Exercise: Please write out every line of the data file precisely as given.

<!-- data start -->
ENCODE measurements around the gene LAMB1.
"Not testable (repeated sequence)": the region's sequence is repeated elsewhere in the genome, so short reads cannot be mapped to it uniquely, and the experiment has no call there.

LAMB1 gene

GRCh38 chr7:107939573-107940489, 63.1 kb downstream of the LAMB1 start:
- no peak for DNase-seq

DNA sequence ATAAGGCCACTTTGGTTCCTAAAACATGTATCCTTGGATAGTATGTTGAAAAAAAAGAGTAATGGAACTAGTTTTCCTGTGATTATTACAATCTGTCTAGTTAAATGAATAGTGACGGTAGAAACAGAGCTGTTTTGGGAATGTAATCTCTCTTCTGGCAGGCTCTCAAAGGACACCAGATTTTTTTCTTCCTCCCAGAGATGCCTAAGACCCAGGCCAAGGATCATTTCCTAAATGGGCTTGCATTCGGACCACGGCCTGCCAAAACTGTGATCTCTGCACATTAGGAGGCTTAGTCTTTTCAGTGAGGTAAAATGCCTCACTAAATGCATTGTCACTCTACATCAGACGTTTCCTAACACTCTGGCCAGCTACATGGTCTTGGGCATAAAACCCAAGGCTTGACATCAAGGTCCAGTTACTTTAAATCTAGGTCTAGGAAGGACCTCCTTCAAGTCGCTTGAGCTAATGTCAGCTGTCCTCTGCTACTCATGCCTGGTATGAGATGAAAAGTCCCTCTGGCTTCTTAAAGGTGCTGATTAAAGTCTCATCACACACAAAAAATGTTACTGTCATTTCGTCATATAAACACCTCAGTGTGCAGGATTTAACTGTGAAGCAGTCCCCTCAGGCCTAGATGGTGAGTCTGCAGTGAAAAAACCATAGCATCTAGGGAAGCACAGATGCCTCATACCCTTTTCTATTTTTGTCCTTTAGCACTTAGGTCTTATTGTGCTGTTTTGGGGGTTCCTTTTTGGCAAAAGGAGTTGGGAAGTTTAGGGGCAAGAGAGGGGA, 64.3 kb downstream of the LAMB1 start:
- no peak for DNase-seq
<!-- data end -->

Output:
ENCODE measurements around the gene LAMB1.
"Not testable (repeated sequence)": the region's sequence is repeated elsewhere in the genome, so short reads cannot be mapped to it uniquely, and the experiment has no call there.

LAMB1 gene

GRCh38 chr7:107939573-107940489, 63.1 kb downstream of the LAMB1 start:
- no peak for DNase-seq

DNA sequence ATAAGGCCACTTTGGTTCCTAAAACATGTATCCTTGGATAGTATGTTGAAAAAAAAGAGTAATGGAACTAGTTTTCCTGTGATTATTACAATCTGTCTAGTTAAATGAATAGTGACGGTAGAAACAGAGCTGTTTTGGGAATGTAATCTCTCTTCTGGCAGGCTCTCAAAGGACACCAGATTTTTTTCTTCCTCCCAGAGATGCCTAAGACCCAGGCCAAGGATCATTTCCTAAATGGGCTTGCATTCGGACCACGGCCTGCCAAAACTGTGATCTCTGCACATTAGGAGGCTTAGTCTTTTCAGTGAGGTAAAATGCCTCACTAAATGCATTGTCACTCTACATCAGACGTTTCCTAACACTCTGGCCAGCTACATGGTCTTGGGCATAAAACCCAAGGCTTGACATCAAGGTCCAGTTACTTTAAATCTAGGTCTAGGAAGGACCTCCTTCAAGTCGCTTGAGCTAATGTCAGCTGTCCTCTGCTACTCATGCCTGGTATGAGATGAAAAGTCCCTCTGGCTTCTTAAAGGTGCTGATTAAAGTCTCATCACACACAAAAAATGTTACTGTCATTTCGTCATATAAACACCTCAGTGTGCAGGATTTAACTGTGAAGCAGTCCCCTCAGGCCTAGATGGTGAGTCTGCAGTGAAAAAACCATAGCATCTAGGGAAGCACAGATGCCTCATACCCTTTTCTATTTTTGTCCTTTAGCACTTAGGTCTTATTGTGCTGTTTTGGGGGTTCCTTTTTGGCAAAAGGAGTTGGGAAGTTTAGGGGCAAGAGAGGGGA, 64.3 kb downstream of the LAMB1 start:
- no peak for DNase-seq